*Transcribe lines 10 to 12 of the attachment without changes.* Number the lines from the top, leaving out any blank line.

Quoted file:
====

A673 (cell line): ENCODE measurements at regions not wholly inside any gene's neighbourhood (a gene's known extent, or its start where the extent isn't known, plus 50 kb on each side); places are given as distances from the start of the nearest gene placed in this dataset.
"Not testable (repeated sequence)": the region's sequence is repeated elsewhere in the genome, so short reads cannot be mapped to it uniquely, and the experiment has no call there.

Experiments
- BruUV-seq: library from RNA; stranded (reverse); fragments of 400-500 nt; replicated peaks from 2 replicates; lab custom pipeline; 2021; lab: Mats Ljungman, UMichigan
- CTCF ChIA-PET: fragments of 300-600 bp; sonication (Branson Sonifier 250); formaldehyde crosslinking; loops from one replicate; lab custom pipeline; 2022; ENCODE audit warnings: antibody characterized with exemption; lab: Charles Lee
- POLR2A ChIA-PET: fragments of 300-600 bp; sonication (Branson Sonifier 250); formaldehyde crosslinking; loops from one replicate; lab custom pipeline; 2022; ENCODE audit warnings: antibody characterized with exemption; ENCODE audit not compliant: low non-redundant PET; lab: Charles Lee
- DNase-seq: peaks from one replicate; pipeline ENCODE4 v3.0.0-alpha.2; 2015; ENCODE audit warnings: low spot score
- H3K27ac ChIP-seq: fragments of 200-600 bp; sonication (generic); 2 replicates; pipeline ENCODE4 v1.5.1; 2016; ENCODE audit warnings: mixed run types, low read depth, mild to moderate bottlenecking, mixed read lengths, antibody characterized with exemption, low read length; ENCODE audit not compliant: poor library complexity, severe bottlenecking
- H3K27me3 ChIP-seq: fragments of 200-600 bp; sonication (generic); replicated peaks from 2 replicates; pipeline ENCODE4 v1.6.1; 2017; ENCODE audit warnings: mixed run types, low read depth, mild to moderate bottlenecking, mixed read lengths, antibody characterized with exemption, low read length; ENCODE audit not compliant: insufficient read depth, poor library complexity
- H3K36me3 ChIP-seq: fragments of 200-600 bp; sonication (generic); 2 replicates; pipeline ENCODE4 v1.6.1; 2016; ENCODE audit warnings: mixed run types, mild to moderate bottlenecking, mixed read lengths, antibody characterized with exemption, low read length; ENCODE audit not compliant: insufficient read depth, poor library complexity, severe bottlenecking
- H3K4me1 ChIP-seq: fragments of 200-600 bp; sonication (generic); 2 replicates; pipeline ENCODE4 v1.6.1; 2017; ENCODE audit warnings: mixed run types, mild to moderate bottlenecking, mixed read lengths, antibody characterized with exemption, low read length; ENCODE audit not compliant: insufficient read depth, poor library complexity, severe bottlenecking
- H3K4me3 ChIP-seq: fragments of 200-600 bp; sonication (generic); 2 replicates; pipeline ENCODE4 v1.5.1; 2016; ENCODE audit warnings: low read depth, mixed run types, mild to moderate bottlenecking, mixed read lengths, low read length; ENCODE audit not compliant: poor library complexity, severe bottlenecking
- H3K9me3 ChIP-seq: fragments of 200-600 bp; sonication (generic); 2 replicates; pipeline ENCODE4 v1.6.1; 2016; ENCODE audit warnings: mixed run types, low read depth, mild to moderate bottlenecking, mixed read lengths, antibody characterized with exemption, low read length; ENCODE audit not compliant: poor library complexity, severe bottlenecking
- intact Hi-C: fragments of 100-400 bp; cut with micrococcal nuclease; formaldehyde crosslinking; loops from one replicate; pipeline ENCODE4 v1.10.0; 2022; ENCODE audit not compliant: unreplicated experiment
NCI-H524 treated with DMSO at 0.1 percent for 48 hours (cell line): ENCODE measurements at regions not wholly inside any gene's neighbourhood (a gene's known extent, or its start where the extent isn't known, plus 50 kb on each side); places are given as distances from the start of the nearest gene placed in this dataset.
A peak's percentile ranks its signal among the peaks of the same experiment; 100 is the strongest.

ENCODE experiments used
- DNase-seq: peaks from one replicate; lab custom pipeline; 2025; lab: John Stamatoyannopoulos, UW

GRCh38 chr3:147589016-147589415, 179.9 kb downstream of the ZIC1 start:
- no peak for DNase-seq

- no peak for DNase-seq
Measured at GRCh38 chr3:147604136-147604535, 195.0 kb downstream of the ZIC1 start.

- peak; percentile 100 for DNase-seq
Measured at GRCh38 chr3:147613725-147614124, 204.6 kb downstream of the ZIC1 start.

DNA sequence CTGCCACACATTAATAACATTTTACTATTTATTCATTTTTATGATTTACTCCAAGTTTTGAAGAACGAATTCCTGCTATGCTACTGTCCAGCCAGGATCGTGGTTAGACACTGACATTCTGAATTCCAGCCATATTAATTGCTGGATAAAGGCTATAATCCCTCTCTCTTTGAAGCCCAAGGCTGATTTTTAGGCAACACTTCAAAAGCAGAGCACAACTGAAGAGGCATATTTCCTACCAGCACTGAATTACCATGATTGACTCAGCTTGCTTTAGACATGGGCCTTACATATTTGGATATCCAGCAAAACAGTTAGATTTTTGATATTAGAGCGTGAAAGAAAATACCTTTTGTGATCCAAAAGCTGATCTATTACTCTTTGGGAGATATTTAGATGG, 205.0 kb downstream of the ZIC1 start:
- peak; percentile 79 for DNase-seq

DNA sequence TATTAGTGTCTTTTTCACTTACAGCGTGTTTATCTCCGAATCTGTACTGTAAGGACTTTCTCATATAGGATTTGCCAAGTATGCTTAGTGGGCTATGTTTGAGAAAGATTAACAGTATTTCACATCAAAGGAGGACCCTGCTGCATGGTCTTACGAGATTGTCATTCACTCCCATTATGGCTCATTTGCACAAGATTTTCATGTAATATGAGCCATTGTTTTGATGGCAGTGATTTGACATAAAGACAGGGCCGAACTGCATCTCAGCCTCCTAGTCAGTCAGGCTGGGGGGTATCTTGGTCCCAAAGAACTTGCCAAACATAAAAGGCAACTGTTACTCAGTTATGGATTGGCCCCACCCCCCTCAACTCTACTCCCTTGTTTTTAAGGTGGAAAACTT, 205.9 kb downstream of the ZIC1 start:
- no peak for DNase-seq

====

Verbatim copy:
- H3K36me3 ChIP-seq: fragments of 200-600 bp; sonication (generic); 2 replicates; pipeline ENCODE4 v1.6.1; 2016; ENCODE audit warnings: mixed run types, mild to moderate bottlenecking, mixed read lengths, antibody characterized with exemption, low read length; ENCODE audit not compliant: insufficient read depth, poor library complexity, severe bottlenecking
- H3K4me1 ChIP-seq: fragments of 200-600 bp; sonication (generic); 2 replicates; pipeline ENCODE4 v1.6.1; 2017; ENCODE audit warnings: mixed run types, mild to moderate bottlenecking, mixed read lengths, antibody characterized with exemption, low read length; ENCODE audit not compliant: insufficient read depth, poor library complexity, severe bottlenecking
- H3K4me3 ChIP-seq: fragments of 200-600 bp; sonication (generic); 2 replicates; pipeline ENCODE4 v1.5.1; 2016; ENCODE audit warnings: low read depth, mixed run types, mild to moderate bottlenecking, mixed read lengths, low read length; ENCODE audit not compliant: poor library complexity, severe bottlenecking